SUNDAY, Nov. 14 (HealthDay News) -- If you're an incessant cell phone user and a mysterious rash appears along your jaw, cheek or ear, chances are you're allergic to nickel, a metal commonly used in cell phones.
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While allergists have long been familiar with nickel allergy, "cell phone rash" is just starting to show up on their radar screen, said Dr. Luz Fonacier, head of allergy and immunology at Winthrop University Hospital in Mineola, N.Y.
"Increased use of cell phones with unlimited usage plans has led to prolonged exposure to the nickel in phones," said Fonacier, who is scheduled to discuss the condition in a larger presentation on skin allergies Nov. 14 at the American College of Allergy, Asthma and Immunology annual meeting in Phoenix.
Symptoms of cell phone allergy include a red, bumpy, itchy rash in areas where the nickel-containing parts of a cell phone touch the face. It can even affect fingertips of those who text continuously on buttons containing nickel. In severe cases, blisters and itchy sores can develop.
Fonacier said she sees many patients who are allergic to nickel and don't know it. "They come in with no idea of what is causing their allergic reaction," said Fonacier, also a professor of clinical medicine at the State University of New York at Stony Brook. Sometimes, she traces her patients' symptoms to their cell phones.
In 2000, a researcher in Italy documented the first case of cell phone rash, prompting other research on the condition. In a 2008 study published in the Canadian Medical Association Journal, U.S. researchers tested for nickel in 22 handsets from eight manufacturers; 10 contained the metal. The parts with the most nickel were the menu buttons, decorative logos on the headsets and the metal frames around the liquid crystal display (LCD) screens.
Cell phone rash is still not well known, said allergist Dr. Stanley M. Fineman, a clinical associate professor at the Emory University School of Medicine in Atlanta. While he's treated more cases of nickel allergy caused by piercings than by cell phones, "it's good for allergists and dermatologists to have cell phone contact dermatitis on their radar screens," he said.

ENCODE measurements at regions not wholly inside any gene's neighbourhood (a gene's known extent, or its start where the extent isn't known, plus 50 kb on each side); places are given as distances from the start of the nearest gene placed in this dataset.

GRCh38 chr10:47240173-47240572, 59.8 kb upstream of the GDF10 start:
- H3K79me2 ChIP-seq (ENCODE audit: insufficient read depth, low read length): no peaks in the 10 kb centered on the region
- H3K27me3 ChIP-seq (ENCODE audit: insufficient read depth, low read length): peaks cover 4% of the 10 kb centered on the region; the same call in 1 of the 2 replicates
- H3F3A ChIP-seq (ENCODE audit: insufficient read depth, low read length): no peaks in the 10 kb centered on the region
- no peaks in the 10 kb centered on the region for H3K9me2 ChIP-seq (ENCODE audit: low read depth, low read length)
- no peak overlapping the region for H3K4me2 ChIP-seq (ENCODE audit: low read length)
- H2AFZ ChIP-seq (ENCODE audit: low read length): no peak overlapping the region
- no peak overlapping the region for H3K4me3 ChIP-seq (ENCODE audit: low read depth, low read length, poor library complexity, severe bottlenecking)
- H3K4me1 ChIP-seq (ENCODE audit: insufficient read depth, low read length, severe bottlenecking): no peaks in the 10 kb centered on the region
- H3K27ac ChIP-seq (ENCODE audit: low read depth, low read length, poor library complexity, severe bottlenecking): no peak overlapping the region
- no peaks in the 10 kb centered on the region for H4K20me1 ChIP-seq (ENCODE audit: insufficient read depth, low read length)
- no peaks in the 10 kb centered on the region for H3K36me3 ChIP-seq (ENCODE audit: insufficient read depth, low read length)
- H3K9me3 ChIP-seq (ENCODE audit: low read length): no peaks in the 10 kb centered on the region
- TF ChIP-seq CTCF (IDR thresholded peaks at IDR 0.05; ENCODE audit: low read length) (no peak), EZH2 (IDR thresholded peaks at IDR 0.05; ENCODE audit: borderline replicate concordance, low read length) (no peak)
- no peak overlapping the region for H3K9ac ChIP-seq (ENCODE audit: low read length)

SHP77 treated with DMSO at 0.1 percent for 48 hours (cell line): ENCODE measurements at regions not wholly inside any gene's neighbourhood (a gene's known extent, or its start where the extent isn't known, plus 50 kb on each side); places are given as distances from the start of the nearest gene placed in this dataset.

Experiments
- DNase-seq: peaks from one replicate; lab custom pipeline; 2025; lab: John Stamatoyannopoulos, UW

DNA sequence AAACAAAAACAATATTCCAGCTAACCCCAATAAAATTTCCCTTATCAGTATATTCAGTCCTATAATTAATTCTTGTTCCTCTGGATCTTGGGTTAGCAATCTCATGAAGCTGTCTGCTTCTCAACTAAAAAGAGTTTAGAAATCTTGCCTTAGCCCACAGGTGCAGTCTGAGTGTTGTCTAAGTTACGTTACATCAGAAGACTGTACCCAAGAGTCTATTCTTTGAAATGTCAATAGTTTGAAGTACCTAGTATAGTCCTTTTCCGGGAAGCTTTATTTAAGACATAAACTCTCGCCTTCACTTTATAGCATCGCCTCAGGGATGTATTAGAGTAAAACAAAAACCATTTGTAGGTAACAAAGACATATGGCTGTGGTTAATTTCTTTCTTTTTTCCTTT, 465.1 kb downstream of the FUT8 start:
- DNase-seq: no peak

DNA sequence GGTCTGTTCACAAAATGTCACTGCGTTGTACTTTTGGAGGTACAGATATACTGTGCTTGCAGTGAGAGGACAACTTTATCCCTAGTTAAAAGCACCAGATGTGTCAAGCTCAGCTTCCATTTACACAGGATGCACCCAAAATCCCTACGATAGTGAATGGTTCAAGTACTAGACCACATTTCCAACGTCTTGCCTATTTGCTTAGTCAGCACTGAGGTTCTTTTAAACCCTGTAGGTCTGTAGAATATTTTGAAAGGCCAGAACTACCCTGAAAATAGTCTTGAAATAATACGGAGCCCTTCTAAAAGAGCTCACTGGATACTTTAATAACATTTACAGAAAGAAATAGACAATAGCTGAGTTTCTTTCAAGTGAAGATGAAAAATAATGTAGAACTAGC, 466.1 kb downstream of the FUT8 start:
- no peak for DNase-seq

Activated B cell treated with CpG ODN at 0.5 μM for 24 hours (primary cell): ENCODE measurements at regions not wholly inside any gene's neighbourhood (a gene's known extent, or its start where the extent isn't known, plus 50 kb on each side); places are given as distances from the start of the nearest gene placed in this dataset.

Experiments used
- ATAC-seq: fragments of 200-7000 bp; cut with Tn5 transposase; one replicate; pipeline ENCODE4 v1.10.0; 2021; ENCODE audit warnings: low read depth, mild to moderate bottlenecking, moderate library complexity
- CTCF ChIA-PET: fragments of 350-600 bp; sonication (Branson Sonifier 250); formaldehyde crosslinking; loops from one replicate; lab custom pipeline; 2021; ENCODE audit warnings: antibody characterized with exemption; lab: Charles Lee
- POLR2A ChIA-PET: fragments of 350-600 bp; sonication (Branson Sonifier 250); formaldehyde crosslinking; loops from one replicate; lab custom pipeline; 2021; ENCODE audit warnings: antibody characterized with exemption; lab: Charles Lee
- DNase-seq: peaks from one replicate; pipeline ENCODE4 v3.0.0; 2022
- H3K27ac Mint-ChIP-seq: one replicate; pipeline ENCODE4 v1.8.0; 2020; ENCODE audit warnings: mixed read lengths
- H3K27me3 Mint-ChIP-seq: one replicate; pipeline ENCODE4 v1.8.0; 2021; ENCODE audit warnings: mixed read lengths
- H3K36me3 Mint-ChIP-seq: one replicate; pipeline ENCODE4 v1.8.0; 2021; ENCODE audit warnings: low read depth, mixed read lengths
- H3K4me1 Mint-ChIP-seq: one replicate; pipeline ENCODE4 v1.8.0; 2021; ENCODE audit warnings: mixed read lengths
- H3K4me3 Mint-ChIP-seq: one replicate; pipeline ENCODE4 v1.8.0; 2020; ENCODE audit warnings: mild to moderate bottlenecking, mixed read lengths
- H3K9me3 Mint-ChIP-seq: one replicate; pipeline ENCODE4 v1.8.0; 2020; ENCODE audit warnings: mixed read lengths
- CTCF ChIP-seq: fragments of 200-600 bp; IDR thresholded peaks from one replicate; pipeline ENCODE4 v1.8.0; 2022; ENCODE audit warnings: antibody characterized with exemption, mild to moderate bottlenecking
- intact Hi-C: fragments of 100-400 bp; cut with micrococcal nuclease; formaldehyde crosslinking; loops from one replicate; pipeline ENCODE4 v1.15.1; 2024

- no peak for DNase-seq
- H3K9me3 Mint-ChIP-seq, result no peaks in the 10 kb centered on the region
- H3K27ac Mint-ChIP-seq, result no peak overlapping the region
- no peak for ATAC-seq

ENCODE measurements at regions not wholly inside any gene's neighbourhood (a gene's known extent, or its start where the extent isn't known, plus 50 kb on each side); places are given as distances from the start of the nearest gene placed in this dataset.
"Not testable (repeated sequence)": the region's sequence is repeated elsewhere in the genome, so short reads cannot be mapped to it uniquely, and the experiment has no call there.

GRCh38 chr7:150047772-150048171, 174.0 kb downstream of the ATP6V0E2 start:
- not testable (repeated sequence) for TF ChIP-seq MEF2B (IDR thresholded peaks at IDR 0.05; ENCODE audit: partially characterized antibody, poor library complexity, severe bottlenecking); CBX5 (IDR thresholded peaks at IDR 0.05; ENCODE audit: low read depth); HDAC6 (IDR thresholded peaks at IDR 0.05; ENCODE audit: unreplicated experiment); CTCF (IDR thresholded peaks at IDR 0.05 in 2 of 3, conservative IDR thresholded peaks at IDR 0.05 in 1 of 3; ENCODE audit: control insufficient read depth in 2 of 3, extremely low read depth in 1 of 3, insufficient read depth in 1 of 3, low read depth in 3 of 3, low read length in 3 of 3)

Nickel allergy affects an estimated 17% of women and 3% of men. Women typically develop cell phone rash more often because they are more likely to have been sensitized to nickel after ear piercing, or had an allergic reaction to nickel-containing jewelry. If you get rashes from costume jewelry or the metal button on your jeans, you're probably nickel-sensitive, said Fonacier.
To treat cell phone rash, you can apply a mild over-the-counter corticosteroid, she said. (Ask your doctor about how long you can safely use it.) Then, keep the nickel-bearing parts of your phone off your face.
"Buy a phone cover, opt for a hands-free device, use the speaker phone or switch to a phone that doesn't contain nickel on surfaces that touch your skin," she said. Consult an allergist if the rash lingers.
If you know you're nickel-allergic, go online and order a nickel spot-test kit before you buy a new phone, Fonacier suggested. "Put a drop of the liquid [dimethylglyoxime] on a cotton swab and dab the swab on those parts of the phone where nickel is typically found," she said. "If the applicator turns pink, the phone contains a good amount of nickel."
Some researchers believe the United States should regulate nickel more stringently, as some European countries do, said Fonacier. Since 1994, the EU Nickel Directive has limited nickel release from consumer products that come into direct, prolonged contact with skin. Since then, the prevalence of nickel sensitivity has gone down in Germany and Denmark, according to studies published by researchers in those countries.
The best remedy for cell phone dermatitis is not to get it in the first place, said Fonacier. "Just as you cannot tell a woman not to wear cosmetics because she is allergic to fragrance, you cannot tell people not to use cell phones because they are allergic to nickel. There would be no compliance," she said. "So prevention is the key."
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SOURCES: Luz Fonacier, M.D., head, allergy and immunology, Winthrop University Hospital, Mineola, N.Y., and professor, clinical medicine, State University of New York, Stony Brook; Stanley M. Fineman, M.D., vice president, American College of Allergy, Asthma and Immunology, and clinical associate professor, Emory University School of Medicine, Atlanta; Nov. 14, 2010, presentation, American College of Allergy, Asthma and Immunology annual meeting, Phoenix